Margot Young | CUPE Research
CUPE conducted its first-ever comprehensive survey of its membership in 2014 to give our union a better understanding of the union’s demographics and diversity, as well as the degree to which its members face precarious work. Nearly 3,000 members representing all regions and sectors were polled. The data provides valuable insights into the wages, working conditions, and union involvement of our members from equality-seeking groups. Below you’ll find some examples of what we’ve learned so far.
The survey data shows that CUPE’s membership has more women (68 per cent) than the Canadian labour force in general (48 per cent). It also shows that we are older. Canada’s working age population under age 35 is 39 per cent, whereas only 21 per cent of CUPE members fit into this category. At the opposite end of the spectrum, 55 per cent of our members are 45 to 64 years old compared to 32 per cent for the general population.
While 4.3 per cent of the population identify as Aboriginal, only 3.4 per cent of our members identified that way. About 15 per cent of CUPE members identified as racialized compared to 19.1 per cent of the Canadian population. There were about 12 per cent of our members that reported having limitations, either physical or mental, which affected their work activity, whereas an estimated 13.7 per cent of adult Canadians reported being limited in their daily activities due to a disability in 2012.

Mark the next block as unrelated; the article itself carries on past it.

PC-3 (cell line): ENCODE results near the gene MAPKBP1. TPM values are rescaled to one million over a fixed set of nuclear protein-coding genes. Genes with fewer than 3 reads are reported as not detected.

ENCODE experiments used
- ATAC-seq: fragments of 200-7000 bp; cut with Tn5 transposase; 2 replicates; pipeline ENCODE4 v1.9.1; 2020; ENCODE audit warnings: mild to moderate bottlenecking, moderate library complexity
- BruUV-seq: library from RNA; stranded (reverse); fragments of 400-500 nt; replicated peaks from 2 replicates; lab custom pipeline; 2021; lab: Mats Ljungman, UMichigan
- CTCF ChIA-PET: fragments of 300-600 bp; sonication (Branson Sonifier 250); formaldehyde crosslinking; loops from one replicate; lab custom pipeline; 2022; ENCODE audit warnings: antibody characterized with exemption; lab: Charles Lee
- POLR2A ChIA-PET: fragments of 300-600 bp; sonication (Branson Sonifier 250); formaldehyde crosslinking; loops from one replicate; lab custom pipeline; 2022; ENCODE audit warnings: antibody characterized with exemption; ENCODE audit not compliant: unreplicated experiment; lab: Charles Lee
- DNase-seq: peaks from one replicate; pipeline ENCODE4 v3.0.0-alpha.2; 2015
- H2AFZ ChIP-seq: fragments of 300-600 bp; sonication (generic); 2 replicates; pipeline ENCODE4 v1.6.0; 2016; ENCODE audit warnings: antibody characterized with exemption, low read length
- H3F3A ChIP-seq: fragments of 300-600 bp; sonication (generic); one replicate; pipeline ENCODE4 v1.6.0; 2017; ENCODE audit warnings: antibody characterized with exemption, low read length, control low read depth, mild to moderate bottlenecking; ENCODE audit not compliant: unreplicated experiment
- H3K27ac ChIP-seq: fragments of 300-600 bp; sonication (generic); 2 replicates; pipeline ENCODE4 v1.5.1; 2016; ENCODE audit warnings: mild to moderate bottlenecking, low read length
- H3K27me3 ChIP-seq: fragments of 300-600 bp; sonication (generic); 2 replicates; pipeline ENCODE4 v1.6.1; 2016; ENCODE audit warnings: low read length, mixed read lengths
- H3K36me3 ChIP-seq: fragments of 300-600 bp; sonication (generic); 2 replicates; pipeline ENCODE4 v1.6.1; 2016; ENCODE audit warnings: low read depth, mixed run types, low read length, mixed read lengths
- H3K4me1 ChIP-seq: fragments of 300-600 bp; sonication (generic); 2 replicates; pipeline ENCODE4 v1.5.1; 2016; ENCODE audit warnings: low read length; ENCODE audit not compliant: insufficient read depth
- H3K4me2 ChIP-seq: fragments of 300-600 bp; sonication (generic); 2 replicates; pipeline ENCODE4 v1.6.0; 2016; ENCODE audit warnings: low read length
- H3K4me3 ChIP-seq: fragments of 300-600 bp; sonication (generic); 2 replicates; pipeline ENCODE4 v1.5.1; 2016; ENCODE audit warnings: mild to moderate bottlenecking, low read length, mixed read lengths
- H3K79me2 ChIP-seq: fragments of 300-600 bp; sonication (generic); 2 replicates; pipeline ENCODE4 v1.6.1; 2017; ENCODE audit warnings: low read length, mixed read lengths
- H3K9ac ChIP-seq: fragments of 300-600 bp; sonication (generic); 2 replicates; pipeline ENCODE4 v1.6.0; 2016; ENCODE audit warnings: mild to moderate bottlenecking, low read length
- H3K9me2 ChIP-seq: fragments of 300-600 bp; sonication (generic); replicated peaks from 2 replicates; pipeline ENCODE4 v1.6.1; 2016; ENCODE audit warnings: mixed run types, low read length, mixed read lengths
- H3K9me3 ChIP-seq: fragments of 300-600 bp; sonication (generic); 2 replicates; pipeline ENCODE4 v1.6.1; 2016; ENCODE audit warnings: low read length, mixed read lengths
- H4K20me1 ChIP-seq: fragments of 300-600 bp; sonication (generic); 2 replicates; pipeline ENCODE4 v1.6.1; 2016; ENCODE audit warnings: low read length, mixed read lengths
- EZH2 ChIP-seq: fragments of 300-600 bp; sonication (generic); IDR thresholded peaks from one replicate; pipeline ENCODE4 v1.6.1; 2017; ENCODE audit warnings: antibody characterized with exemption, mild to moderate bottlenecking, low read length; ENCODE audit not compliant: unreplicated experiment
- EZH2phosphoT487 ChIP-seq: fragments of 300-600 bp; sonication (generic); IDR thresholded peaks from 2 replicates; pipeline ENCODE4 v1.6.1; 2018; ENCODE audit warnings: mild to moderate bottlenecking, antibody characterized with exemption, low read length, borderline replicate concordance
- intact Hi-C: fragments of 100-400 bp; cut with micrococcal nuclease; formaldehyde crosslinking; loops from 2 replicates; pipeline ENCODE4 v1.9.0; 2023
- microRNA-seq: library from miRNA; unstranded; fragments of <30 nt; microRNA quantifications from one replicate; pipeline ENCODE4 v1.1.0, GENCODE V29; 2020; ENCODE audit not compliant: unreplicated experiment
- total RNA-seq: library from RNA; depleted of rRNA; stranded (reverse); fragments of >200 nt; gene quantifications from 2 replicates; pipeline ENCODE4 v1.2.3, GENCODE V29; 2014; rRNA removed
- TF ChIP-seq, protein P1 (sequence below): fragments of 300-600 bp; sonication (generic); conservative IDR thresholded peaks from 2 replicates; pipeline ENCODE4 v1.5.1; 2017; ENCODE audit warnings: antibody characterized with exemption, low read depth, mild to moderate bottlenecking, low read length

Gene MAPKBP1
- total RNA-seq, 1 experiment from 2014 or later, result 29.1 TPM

Members were divided into four employment precarity classifications, where precarious work describes states of employment that do not have the security or benefits enjoyed in more tradi-tional employment relationships. Precarious employment has real implications in terms of economic wellbeing, though it can also affect social, community, and family life.
Unfortunately, precarious employment is on the rise, and equality-seeking groups are often more likely to find themselves in this situation.
Precarious members were concentrated in permanent part-time, casual, on-call, or contract employment. Many equality-seeking groups are over-represented in precarious or vulnerable classifications, including women, young workers, racialized members, non-citizens and those speaking another language at home, as well as those reporting physical or mental conditions.
A majority of members surveyed reported participating in a union activity or event in the past year. However, even though women represent 68 per cent of the membership, they were less likely to report involvement. We also see that union participation increases with age. Racialized members reported less union involvement. Low-income members (less than $30,000) also reported less involvement. On the other hand, those who identify as LGBTTI were more likely to be involved in their union.
We know that having a union on your side makes your job and your workplace safer and fairer. Unionized workers are paid better and are more likely to have benefits that help you balance work with life at home. This is especially true for equality-seeking groups. But we can see that there are still issues we need to address as a union.
Learning about the conditions for our equality-seeking members helps us understand how we can change. We can show solidarity for all our members by looking at how to improve wages and working conditions for precarious workers. We can look at new and creative ways to reach out to these members to involve them at all levels of our union. We can identify and move forward on a strong political agenda to improve conditions for all persons from equality-seeking groups, whether they are CUPE members or non-unionized workers.